The layout of any store is critical to obtain profitability. The main goal of layout planning is to handle customer flow, goods flow and to create as many hot spots as possible in order to control the focus of the customer around the store. A good layout ensures that the customer gets in contact with as much of the range as possible during the visit, in order to make certain that any craving could be satisfied. The fact that the customer actually get an overview of the entire offer and stays as long as possible in the store is crucial in order to obtain a high turnover from each customer. It seems logic to presume that if we show as much as possible, something will fit the need or lust of any visitor. You can only by what you see.

(Black = Customer flow, Red = Hot spots, Blue = Decompression zone)

Basically, there are to separate types of layouts, a controlled layout and freeflow. In the latter, no attempt is made to stear the customers path around the store.

Here are the laws of layout planning:

1. The goal is to, in a natural way, lead the visitor so that the entire sales area is covered during the tour around the store. In larger stores the main aisle should be stretched as close to the outer walls as it takes to get an overview of the departments presented on the wall.

2. Secondary aisle should make it possible to enter the departments along the main aisle thus making the range easy accessible.

3. Special consideration should be taken in order to get traffic into the corners which often are overlooked in the planning phase, making them unefficient sales space.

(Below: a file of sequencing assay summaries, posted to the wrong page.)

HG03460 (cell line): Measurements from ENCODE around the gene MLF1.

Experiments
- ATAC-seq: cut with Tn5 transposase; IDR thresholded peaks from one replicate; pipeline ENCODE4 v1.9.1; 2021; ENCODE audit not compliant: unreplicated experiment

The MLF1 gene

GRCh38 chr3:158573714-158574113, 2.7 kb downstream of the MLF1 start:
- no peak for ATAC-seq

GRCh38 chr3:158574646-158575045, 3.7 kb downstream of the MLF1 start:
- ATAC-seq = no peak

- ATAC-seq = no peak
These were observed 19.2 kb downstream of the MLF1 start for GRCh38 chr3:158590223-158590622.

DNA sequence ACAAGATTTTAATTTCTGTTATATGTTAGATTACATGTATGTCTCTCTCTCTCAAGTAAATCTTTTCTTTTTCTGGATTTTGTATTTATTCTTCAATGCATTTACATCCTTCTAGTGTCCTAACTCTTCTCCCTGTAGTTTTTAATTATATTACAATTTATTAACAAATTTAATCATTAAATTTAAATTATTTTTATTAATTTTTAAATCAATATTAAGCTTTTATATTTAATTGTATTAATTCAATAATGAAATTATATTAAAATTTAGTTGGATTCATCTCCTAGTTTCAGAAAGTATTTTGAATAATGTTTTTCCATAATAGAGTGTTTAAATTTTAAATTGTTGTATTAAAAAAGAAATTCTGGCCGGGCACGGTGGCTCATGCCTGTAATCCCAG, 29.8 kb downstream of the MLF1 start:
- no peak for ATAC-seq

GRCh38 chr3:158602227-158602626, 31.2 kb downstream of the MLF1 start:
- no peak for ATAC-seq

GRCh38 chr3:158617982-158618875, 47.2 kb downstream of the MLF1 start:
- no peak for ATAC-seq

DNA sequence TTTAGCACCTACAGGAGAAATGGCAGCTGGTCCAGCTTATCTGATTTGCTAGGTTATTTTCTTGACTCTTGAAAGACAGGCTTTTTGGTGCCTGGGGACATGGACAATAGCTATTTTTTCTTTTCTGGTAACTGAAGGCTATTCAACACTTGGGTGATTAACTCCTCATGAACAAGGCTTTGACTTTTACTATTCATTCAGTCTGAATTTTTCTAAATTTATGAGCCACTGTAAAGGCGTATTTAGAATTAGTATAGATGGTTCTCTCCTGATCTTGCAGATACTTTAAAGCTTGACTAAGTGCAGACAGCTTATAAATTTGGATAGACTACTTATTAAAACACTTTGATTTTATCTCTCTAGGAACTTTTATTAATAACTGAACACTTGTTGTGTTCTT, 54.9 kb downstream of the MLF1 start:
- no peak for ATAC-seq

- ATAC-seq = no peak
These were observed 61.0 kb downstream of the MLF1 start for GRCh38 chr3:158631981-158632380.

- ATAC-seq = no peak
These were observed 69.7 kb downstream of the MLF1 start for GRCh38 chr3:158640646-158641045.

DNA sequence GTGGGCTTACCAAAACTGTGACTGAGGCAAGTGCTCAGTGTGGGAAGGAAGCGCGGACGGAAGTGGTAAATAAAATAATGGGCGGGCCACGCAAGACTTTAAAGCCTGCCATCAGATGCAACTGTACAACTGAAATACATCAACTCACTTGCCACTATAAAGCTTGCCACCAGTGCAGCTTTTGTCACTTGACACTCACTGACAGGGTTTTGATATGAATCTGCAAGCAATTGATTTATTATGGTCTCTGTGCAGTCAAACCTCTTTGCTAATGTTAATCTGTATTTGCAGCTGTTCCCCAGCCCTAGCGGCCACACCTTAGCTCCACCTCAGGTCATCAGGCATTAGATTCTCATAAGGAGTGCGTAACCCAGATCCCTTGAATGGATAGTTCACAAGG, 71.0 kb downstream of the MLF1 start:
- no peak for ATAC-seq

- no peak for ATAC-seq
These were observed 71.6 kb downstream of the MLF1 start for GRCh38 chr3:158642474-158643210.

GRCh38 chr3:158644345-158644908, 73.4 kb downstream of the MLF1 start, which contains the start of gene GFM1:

4. The mail aisle should not be to straight. As humans have eyes attached to the front of the head, we look forward if nothing attracts our attention. This means that we sometimes need to break the straightness which can be done in a number of ways. Creating roundabouts by putting merchandise in the center of the mail aisle, and thereby force the visitor to slow down and change direction is one way and making the main isle turn by predetermined intervals is another way. Placing mirrors is another way of controlling customers speed, as humans are selfloving creatures, and bound to slow down for a better look at oneself.

5. The layout should present the departments in a logical order. The most important and brand critical range should be placed as to create a first impression.
6. Aside from customer flow, goods flow before and during opening hour must be planned for.

7. At turns and "hooks" in the aisle, consideration should be taken how to make best use of the hot spots created and that customers have in front before they turn. This is often the best selling areas of the store.

8. Some stores have many seasons in their commercial calendar. Flexibility and activitydriven range must be taken into the equation. A solution could be a permanent part of the store and some flexible areas in order to make room for seasonal changers.
9. Customers tend walk to the right when you walk into a store. Then we turn to the left and way back to the counters. Along the entire customer flow there shoul be activitity areas and any change in the directions of the customer flow should be used with smartness.

10. The earlier in the store the visitor is converted into a customer the more effective will the entire store be. A good offer that fits a lot of the visitors needs is a simple tool to get it done. Inside the doors of any store there are a "decompression zone" were visitors in their minds still are on their way into the store, with the same pace as outside the store and were the customer is trying to orientate. This zone should be made as small as possible. A good offer is a good and easy way of doing this.